Tuesday, March 20, 2007


Dictionary.com provides us with a few helpful definitions of the word "hero":

1. a man of distinguished courage or ability, admired for his brave deeds and noble qualities.

2. the bread or roll used in making a hero sandwich.

John Piper has this to say about heroes:

"Each of us needs a hero to admire. And it's legitimate for these heroes or role models to be human beings. It's appropriate for us to model ourselves after our parents or teacher or the expert in our line of work, but only insofar as that person models the character of Jesus. Paul said in 1 Corinthians 11:1 "Be imitators of me, just as I also am of Christ."

Just yesterday, a friend of mine had the unique opportunity to have lunch with Christian author Carolyn McCulley. It was a birthday surprise arranged for her by a close friend and they had a wonderful time sharing their lives with one another over Italian food. Nice combination, I must admit.

In the days preceding this lunch, there were questions thrown out like:

If you could sit and have lunch with anyone in the world, who would it be? Why this person? What would you ask them? Generally speaking, I don't like to go down the line of "what if" scenarios, but this was fun stuff. It got me thinking about my heroes.

While God warns us of the seriousness of idolatry, I do believe there can be wonderful fruit in having godly heroes; individuals whose faith and passion for the Savior spurred them on to follow hard after Christ despite the trials and sufferings they may have endured. I must admit that I love reading autobiographies and learning about the struggles and temptations an individual endured. I like seeing the flaws and weaknesses exposed in their own words and in the stories others tell about their lives.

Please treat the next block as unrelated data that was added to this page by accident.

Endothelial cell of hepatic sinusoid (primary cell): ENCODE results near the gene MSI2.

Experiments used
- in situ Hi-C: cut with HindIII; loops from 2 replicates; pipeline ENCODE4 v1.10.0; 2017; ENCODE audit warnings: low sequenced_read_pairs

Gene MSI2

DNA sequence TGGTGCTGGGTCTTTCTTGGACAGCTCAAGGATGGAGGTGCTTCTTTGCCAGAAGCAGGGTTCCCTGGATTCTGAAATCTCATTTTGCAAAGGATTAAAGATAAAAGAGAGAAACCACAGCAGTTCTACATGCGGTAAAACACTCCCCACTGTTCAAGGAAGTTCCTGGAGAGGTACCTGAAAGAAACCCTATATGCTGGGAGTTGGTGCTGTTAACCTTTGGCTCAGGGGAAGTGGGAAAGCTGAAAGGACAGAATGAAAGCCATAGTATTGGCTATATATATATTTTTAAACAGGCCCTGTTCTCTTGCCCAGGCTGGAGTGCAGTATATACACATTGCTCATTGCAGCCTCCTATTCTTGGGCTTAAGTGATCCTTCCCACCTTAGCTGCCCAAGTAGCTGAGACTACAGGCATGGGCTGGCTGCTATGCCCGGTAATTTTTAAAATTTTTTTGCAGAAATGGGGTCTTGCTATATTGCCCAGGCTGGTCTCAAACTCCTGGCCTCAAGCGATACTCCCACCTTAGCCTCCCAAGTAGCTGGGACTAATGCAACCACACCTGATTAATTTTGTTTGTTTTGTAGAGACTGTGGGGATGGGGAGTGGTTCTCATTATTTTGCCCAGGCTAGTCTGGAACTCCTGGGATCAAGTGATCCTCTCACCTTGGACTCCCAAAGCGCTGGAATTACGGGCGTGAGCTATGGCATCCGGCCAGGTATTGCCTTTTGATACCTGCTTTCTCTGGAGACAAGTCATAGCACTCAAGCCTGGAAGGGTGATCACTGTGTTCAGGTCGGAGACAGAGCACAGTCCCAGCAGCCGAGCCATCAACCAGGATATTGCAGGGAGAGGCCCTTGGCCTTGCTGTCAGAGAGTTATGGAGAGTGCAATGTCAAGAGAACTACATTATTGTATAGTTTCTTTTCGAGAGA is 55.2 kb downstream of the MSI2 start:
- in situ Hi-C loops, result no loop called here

It is sinful to put anyone on a pedestal. God is on the throne and He is jealous for our hearts to be fixed on Him. Yet at the same time, in His kindness and mercy and as part of His plan to grow us up, He puts people in our lives that imitate Him in such a way that we are compelled to follow their example.

So...who would I have lunch with if given some unique opportunity? My answer came quickly: John and Noel Piper. Since this hasn't been arranged yet....lol....I am grateful for the following interview with Noel Piper that is featured on the girltalk blog right here!

Tuesday, March 13, 2007

boys and girls

Having a son and a daughter has been such an interesting experience for me. Not a day goes by where I don't see some distinct difference in the way they play or express themselves.

When Stephen was just about three years old, we purchased these geometrical shapes for him. They're the kind of item that only a new parent picks up for their kid in hopes of making them smart! Although I pulled them out almost daily, Stephen was never interested in them. He always chose his matchbox cars and spent all of his playtime "driving" his cars across the sofa or the table or my leg. The geometrical shapes were put away and considered the rejected toy around the house.

I held onto them in case my daughter eventually showed interest in them. When Abigail turned 5, I pulled out the ol' geometrical shapes and to my surprise she took right to them. She spent long periods of time sitting at the table or playing on the floor, carefully taking her time to place each shape in the right pattern sequence provided. I was a happy mother!

Once Stephen saw how much fun his sister was having with them, he decided to get in on the action...in his own special way that is.

Here is Abbie's creation. As you can see, all the shapes are flat on the ground in some specific order. This is how they were "meant" to be played with.


Here is a picture of Stephen's creation. Instead of laying the shapes flat on the ground, he opted to build upward. He also made sure his matchbox cars were a part of things...


ahhhh....the joys of boys and girls.